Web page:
I frequently get calls from prospective clients and customers that sound like this: 

“I’m signing a contract with XYZ Organization and need insurance.” 

“When are you looking to sign the contract? And can you send me a copy of the contract?” I ask them. 

At this moment, one of a few things will happen: 

  1. They will say they are planning to sign it in 6 weeks, and they are planning ahead. They will immediately send the contract.  
  2. They will say they’re planning six weeks in advance but need to get their hands on the contract. 
  3. They explain they are signing the contract tomorrow. They haven’t looked at the contract, and they don’t have a copy of it. 

Scenario number 3 is a problem. Several risk factors are present: 

  1. The insurance they need may take time to procure.  
  2. The limits they need might make the contract not financially feasible.  
  3. The insurance might cost more because there isn’t time to price it out in the marketplace properly.
  4. The language in the agreement might need underwriting approval. 

With adequate time and money, your insurance broker should be able to find everything you need. But when you take away either time or money, your options shrink. 

Here are some examples of organizations that will have insurance clauses that you need to review: 

  1. Mortgagees 
  2. Condominium associations 
  3. Landlords 
  4. Partner Organizations 
  5. Vendors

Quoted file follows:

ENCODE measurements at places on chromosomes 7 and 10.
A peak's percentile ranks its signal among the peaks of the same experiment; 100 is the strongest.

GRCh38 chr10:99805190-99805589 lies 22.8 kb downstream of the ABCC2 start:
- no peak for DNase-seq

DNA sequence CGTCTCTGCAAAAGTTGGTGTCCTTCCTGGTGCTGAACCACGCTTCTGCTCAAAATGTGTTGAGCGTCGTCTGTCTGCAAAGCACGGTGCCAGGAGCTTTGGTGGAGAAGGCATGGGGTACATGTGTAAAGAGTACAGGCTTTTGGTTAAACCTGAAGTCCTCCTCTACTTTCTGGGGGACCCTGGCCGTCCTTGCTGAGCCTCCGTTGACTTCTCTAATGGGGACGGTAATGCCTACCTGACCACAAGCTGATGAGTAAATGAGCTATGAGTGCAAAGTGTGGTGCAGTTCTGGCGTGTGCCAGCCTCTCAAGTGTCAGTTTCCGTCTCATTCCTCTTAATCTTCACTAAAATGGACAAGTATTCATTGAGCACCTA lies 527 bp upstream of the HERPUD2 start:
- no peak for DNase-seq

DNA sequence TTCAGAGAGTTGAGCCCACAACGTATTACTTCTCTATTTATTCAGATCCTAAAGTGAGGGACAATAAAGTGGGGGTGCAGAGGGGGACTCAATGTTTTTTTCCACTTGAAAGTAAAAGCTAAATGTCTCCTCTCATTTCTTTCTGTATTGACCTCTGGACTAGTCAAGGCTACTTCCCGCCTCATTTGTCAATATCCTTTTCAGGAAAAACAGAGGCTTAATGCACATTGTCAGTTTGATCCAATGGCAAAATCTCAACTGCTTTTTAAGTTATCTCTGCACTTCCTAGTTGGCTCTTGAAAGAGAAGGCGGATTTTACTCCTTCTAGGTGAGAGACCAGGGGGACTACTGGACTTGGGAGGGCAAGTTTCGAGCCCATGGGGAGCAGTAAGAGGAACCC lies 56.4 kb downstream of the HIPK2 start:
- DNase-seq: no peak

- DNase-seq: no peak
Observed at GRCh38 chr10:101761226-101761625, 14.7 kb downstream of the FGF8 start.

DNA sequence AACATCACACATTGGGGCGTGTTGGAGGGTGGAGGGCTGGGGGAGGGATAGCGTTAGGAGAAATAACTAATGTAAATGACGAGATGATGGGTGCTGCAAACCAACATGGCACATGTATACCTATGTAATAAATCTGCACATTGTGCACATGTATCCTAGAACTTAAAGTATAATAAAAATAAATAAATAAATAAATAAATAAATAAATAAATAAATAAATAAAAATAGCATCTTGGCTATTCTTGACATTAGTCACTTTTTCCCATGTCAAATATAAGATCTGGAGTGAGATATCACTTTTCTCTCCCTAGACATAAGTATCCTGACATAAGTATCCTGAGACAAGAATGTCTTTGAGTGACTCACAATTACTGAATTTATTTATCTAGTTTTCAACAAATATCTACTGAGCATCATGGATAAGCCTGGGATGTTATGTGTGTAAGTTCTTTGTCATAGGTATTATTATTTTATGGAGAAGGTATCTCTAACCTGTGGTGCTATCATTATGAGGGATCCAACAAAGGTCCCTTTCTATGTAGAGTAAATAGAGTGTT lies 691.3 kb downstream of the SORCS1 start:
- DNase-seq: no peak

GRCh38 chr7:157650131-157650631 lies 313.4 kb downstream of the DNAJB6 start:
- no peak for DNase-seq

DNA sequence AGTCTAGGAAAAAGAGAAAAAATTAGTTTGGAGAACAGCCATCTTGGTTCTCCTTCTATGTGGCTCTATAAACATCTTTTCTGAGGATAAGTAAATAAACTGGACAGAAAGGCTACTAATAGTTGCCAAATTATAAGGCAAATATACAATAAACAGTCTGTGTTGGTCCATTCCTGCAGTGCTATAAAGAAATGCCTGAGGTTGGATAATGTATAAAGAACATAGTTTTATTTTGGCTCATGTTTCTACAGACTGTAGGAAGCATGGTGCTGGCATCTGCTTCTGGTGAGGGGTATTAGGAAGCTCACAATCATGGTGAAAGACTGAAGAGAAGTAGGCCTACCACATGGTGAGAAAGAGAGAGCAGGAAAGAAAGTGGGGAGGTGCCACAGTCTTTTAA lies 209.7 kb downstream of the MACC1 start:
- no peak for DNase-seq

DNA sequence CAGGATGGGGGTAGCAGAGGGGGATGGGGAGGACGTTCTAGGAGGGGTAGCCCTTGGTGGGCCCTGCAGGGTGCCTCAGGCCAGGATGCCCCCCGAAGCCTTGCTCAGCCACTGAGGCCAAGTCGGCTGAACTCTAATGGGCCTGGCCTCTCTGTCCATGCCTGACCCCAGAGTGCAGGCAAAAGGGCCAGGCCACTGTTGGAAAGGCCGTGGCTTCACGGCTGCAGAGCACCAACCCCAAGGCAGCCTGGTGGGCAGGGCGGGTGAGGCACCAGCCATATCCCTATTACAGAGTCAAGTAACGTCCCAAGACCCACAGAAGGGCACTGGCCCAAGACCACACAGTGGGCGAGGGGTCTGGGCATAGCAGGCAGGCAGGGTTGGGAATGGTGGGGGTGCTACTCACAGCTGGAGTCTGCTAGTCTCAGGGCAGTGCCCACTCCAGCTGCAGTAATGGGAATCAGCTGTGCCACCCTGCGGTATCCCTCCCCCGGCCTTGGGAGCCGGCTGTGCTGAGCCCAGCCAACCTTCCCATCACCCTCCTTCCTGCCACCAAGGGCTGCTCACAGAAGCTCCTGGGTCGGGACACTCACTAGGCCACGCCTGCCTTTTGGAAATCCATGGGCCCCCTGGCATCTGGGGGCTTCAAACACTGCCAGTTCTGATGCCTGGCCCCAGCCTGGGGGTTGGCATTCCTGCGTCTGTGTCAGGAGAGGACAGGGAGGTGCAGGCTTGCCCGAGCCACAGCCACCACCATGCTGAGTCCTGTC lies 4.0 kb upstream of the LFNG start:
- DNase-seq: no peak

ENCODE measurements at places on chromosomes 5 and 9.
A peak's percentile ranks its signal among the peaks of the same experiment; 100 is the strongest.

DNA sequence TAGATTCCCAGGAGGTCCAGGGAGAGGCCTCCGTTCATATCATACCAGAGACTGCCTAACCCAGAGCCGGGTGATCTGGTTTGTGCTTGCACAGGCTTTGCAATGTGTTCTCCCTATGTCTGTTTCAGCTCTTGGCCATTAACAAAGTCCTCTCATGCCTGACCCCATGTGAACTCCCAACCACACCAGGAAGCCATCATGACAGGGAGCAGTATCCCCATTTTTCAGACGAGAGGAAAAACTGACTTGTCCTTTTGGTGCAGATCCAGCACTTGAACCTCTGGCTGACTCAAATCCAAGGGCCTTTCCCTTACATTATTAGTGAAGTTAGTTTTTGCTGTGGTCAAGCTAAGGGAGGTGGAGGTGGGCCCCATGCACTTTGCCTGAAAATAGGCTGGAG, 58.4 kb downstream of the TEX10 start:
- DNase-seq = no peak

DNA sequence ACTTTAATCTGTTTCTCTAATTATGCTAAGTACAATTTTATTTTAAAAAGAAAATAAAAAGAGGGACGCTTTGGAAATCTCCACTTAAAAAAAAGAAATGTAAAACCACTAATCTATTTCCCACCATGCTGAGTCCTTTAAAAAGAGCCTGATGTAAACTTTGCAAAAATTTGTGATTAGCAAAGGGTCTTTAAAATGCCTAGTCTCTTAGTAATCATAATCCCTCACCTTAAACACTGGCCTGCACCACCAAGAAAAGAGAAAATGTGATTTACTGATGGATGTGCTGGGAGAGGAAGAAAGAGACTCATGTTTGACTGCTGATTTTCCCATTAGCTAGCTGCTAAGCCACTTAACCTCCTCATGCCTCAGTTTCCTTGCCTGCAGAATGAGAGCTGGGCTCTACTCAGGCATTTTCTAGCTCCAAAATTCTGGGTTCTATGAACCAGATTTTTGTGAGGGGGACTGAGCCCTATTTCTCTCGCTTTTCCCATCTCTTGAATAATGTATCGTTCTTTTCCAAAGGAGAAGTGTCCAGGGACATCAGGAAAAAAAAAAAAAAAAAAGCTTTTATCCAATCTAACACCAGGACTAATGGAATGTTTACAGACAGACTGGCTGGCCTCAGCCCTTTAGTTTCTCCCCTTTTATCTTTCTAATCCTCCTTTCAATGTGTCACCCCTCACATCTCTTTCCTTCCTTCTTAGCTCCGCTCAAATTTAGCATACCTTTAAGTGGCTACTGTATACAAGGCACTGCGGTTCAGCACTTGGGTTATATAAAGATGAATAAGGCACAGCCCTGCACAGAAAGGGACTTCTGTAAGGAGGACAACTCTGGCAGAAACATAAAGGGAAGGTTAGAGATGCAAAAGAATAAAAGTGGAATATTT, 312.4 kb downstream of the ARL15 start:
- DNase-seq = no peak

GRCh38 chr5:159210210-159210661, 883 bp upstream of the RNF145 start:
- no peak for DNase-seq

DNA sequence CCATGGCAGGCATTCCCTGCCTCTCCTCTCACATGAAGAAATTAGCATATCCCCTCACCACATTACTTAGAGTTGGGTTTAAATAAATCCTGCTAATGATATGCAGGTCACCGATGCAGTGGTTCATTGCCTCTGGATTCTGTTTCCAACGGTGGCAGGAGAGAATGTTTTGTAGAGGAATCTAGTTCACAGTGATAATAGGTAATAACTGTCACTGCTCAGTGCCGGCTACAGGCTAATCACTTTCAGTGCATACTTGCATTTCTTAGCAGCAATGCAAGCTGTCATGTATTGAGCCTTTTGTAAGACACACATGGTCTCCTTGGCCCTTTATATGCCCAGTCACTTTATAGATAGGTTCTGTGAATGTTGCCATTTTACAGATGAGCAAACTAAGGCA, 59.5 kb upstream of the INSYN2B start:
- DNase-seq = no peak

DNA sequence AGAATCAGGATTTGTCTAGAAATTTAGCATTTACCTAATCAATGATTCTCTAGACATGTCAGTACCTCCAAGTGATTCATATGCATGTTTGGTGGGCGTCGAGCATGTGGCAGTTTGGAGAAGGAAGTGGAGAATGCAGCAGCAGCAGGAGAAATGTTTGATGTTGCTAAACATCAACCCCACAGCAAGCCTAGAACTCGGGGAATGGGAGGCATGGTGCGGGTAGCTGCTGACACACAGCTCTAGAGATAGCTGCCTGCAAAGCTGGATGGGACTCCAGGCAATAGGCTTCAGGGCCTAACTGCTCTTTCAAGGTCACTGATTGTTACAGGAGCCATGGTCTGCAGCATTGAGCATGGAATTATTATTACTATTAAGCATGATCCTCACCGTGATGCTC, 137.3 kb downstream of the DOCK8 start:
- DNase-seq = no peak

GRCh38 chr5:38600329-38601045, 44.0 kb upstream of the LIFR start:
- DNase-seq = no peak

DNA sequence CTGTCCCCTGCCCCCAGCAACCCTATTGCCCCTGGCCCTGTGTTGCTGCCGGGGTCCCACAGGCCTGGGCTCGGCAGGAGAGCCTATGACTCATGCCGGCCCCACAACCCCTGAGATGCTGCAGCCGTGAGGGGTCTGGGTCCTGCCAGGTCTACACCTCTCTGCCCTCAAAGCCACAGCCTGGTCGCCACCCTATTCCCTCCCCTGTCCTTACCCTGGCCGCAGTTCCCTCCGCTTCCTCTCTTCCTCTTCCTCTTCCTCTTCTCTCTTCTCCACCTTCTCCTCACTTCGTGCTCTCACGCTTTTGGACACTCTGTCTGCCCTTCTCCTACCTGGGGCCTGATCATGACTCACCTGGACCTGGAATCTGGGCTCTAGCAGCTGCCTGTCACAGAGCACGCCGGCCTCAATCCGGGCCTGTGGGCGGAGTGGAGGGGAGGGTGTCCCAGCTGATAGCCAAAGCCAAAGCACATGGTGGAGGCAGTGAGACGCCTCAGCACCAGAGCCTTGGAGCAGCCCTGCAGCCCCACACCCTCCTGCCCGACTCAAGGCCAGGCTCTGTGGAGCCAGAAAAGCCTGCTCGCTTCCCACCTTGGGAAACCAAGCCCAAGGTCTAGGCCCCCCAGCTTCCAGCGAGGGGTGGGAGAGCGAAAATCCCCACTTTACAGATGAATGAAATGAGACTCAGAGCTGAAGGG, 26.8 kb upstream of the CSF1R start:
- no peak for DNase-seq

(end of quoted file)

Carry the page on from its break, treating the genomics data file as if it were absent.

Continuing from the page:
6. General Contractors 
  7. Customers 
  8. Grantmaking Organizations 
  9. City, County, and State organizations 
  10. Accrediting and Licensing Organizations 
  11. Organizations you volunteer for 

Every time you sign a contract, you, your insurance broker, or your attorney must carefully review the insurance and indemnification agreements. Each contract you sign will set expectations for the level of coverage you carry and the level of responsibility you will have for the operations inside the building. You need to look for the following types of information: 

  1. Types coverage required 
  2. Coverage limits 
  3. Waivers 
  4. Hold Harmless Agreements 
  5. The property you are responsible for insuring 

This is why I strongly recommend reviewing contracts well before entering into one. It gives you and your insurance broker time to get you the insurance you need with a price that hoepfully won’t put your project in jeopardy. 

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